|7/11/15 ink, watercolor
During my 40-minute drive into Tacoma this morning, I was only half-listening to the NPR radio program. The other half was mentally gearing up to do the sketch I knew I had to do: Union Station. Not because anyone was telling me I “should” sketch it or expecting me to sketch it – after all, the beauty of urban sketching is never having to sketch anything unless I want to – but because I knew I had avoided it on previous Tacoma sketch outings. I am my own worst enemy that way: If I perceive that I’m avoiding it, it means I need to do it.
Granted, there was a lot to avoid: The ornate Beaux-Arts rotunda, all those elegant curves, figuring out perspective in rounded objects. Ick. On the other hand, Tacoma’s Union Station is iconic, and as I said about the Eiffel Tower, some part of me always feels compelled to sketch location icons wherever I go.
(Before my trip to Paris, I had practiced sketching the Eiffel from a photo, which was actually very helpful in prepping me for its proportions. A few months ago I had the opportunity to practice sketching Union Station, too. Unfortunately, my chosen support material that time was an Easter egg. Helpful? Not so much.)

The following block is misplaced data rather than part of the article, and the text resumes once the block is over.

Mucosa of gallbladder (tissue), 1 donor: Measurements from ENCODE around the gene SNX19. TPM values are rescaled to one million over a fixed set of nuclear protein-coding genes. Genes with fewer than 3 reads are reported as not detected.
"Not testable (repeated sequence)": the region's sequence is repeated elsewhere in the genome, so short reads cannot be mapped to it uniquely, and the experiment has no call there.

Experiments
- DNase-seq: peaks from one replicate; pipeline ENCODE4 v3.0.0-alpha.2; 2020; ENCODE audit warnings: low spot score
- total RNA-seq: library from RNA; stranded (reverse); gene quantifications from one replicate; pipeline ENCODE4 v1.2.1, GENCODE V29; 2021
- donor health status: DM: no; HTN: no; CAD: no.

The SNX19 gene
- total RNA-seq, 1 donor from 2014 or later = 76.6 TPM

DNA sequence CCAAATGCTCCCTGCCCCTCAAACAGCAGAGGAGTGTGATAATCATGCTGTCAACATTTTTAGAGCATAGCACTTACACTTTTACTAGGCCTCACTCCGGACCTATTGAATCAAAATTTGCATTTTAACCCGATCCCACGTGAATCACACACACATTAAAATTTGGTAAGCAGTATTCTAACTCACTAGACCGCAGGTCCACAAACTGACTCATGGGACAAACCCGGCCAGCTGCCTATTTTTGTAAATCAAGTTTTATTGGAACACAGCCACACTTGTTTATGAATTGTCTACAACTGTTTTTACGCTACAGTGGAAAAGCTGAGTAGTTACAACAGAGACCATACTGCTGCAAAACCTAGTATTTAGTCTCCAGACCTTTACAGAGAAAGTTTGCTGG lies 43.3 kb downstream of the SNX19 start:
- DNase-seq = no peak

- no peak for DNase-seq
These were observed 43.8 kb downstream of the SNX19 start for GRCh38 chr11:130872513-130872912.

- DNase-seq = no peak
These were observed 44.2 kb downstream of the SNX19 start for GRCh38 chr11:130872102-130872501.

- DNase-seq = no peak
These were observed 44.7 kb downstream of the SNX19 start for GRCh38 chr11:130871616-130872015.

|7/11/15 inks, colored pencils
Today was the annual Pacific Northwest Regional Sketch Outing, which meant that a good turnout of sketchers from as far away as Vancouver B.C. got together in Tacoma’s museum district. After the initial meetup in the amphitheater behind the Washington State History Museum, I crossed the street, parked my sketch stool to face a corner of the station and yelled, “Bring it!” (OK, I didn’t really yell that, but I wanted to, since I face all architectural sketch challenges as personal battles.)
(Incidentally, when I was in France, I carried a pale blue-green colored pencil to put in small touches of that color that appears frequently in the ornate details of architecture there, and it came in very handy in Arles. I took the pencil out of my bag when I returned home, but I sure wish I’d had it today – mixing that color for the rotunda ornament isn’t easy with my usual watercolor palette.)
Having worked up a mental sweat on that sketch (even though the temperature was only in the low 60s, and it even sprinkled a bit), I decided I deserved a break. For my second sketch, I stood directly in front of the station’s main entry arch to sketch “New Beginnings,” a bronze sculpture by Larry Anderson. The sculpture, installed for Tacoma’s centennial in 1984, depicts a passenger waiting for a train at Union Station, which is now a U.S. Courthouse. (Behind the statue, I caught Leia, one of the sketchers from Vancouver, B.C.)
Many thanks to Urban Sketchers Tacoma for hosting today’s Pacific Northwest Regional Sketch Outing!